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Spotlight on Greenlight: Reprisal


Welcome once again to PCGamesN’s Spotlight on Greenlight, our regular Saturday feature where we look at the best and the most interesting Greenlight games that are hoping to make their way onto Steam. We’ve already looked at dozens of other titles in weeks past, so do take a look at our back catalogue.

While Godus saw the return of Peter Molyneux to the god game genre we’ve not been entirely deprived of Populous-alikes since the release of Populous: The Beginning back in 1998. No, in fact, we’ve had an absolutely cracking return to the formula in the form of Reprisal.

Originally a free web game, the developers have expanded the beautiful tilt-shifted pixel art game into a fully-fledged release and it needs our help to get onto Steam.

Reprisal puts you in the shoes of a deity who has recently awoken from a nap to discover its once great tribe of worshippers has fallen into a state of laze. You must set about returning them to a position of power over the neighbouring three communities. This is far from a peaceful process, you will need to arm your people and fry your foes with both fire and lightning.


Players of Populous will notice this is no large departure from the 1989 game. some might call this lazy development but they’d be missing the point: Reprisal modernises the game’s interface, updates the look (brilliantly), and essentially provides a way to play Populous on your fancy pants modern computer without needing to fiddle about with emulators and other such questionable pieces of tech.

And let’s talk about the game’s look because it’s the most striking thing about Reprisal. Developer Reprisal Universe have created a unique isometric aesthetic by combining vibrant pixel art with a tilt-shifted lens. It’s a fascinating look for a game, one which is clean, purposeful, and coherent. It works for this genre because, as a god, it attaches a sense of focus to your vision, so that what you are paying attention to (by centering your screen over it) appears sharp and clear with the periphery of your view slightly blurring. It gives the impression of a god who is intently focussed on a single element of its world. I like that immensely, it conveys that you’re not an omniscient being (as was clear from the napping through the decline of your tribe) but when you have your attention on something you can wield great power over it.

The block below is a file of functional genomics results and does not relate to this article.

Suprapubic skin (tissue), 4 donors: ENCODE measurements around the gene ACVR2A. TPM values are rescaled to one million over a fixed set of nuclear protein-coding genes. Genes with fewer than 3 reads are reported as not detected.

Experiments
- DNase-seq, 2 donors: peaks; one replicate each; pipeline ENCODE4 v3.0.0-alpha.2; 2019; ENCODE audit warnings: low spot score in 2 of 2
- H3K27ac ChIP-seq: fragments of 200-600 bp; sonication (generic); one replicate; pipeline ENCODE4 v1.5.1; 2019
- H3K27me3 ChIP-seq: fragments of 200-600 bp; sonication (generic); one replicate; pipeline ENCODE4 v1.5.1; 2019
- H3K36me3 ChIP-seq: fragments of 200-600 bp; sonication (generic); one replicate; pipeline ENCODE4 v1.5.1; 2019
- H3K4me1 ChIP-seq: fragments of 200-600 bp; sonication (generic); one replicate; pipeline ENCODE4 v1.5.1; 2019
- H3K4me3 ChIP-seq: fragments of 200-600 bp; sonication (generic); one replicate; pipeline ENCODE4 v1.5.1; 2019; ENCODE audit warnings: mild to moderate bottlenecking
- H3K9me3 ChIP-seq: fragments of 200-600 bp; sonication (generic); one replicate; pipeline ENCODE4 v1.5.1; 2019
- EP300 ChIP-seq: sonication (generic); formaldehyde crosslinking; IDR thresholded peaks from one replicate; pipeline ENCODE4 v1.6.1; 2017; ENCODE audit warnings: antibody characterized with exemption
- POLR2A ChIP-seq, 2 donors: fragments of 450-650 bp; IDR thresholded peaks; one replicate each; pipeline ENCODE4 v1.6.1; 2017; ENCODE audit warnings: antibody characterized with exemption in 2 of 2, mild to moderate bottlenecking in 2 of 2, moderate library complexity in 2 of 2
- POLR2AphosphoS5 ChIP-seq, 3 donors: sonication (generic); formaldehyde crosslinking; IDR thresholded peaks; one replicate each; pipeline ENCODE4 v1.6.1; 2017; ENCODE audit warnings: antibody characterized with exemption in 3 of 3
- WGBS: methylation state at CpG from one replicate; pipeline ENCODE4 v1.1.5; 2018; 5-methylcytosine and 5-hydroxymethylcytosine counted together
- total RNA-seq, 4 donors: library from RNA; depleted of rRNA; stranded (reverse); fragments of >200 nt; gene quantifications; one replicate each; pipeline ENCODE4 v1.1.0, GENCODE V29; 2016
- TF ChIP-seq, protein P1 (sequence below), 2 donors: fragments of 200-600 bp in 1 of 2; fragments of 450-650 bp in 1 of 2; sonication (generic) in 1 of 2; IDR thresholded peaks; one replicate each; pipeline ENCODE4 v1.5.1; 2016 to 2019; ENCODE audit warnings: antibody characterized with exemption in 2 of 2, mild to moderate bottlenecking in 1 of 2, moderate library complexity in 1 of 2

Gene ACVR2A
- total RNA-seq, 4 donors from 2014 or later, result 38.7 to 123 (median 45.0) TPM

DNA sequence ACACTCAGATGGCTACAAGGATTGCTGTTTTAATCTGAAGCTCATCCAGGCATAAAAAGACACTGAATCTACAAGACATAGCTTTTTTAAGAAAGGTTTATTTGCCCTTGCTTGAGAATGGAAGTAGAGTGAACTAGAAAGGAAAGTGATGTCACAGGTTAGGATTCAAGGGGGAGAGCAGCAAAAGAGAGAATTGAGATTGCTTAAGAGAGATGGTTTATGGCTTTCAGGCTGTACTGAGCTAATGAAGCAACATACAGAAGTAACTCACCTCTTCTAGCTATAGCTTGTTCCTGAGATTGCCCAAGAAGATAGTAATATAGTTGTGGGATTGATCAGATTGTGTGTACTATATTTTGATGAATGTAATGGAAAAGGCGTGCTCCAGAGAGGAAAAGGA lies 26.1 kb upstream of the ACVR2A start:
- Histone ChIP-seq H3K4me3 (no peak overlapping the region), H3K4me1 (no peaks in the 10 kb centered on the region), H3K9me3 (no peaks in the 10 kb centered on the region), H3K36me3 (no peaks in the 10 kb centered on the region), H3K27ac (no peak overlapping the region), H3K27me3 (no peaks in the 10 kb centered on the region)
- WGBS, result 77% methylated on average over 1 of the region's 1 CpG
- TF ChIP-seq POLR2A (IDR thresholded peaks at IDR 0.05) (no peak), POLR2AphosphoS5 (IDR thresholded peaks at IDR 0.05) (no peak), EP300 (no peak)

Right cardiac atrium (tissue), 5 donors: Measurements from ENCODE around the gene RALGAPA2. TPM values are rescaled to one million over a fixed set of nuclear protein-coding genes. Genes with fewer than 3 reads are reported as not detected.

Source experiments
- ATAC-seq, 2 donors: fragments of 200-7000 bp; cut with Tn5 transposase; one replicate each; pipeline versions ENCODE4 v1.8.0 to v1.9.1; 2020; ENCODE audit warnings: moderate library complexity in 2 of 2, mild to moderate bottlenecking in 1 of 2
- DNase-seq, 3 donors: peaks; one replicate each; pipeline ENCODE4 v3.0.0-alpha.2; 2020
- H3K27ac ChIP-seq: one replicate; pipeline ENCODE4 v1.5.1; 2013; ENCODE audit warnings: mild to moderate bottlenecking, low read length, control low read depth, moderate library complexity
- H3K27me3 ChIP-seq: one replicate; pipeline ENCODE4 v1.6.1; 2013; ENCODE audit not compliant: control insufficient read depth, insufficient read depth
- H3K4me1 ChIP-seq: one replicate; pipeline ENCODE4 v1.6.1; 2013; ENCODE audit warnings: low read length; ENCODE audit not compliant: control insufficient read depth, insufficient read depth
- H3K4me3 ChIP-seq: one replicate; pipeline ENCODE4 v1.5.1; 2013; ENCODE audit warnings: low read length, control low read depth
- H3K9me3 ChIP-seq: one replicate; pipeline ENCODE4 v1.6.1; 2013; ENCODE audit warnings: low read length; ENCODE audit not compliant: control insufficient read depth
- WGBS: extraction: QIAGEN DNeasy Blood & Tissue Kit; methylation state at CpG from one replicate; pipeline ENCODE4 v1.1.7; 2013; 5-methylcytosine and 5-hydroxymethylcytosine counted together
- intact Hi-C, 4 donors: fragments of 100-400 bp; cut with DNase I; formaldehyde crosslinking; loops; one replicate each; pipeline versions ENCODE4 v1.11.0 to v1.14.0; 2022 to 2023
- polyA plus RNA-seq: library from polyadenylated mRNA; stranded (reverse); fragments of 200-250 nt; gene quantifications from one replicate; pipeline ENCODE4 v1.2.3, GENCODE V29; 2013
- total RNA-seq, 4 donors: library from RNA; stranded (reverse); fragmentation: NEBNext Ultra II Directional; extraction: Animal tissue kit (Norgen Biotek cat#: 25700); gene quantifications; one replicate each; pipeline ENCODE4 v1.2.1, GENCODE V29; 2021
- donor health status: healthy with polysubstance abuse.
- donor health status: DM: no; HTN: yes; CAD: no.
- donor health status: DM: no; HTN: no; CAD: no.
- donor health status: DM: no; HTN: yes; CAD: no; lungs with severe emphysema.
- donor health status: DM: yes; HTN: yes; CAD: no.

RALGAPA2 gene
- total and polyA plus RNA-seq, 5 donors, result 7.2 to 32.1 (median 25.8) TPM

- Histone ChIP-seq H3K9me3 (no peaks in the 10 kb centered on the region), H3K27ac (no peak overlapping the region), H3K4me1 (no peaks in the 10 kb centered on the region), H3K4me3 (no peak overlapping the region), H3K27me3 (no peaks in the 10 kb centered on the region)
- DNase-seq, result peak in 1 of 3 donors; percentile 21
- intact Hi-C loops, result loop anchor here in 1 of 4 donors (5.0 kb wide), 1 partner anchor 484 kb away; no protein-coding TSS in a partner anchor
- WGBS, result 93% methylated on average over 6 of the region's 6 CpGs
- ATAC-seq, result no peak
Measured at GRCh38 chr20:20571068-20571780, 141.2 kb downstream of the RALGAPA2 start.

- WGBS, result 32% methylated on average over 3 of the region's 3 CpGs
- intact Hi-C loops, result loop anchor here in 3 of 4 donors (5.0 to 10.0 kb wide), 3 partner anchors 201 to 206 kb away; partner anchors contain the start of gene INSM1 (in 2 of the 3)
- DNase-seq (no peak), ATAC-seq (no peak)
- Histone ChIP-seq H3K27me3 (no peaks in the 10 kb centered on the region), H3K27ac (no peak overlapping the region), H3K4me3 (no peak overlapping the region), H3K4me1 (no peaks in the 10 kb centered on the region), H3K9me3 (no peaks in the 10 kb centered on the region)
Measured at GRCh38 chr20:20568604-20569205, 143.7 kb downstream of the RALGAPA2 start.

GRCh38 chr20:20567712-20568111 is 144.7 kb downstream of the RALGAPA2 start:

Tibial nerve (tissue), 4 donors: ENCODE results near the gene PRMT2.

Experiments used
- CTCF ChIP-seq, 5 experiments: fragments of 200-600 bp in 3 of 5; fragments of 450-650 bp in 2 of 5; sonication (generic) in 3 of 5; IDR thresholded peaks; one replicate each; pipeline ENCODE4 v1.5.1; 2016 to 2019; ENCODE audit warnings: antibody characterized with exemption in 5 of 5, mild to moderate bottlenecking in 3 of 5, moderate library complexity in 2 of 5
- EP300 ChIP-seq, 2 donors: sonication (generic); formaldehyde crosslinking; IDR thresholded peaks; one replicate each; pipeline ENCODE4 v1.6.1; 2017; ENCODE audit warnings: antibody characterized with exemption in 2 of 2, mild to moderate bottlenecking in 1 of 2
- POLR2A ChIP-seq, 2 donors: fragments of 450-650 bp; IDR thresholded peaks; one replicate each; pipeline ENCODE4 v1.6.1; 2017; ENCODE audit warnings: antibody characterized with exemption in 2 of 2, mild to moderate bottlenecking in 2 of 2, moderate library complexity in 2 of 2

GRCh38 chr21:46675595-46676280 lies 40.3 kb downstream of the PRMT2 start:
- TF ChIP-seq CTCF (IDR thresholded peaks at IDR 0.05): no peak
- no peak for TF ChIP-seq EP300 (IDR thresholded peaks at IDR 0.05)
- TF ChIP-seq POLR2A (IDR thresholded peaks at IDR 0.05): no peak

Now, the original release for Reprisal was a free web game, this is still available and you can get a good feel for what it’s doing by giving it a quick play. Following the success of the web game, Reprisal Universe expanded the game into a 30 level campaign, added in some unlockable challenge islands, updated and polished the chiptune soundtrack composed by Eric Skiff, and made it playable offline (thankfully). Another nice tweak was the upped population levels when playing against three enemy AIs. Previously you’d hit a wall with the size of your tribe which made dominating your enemies particularly challenging.

You can already pick up this paid-for version of the game on Desura and for a mere $4, too. But, dammit, we can’t let that be the only way to give money to these fine folk. This game should be on Steam. This game will be on Steam.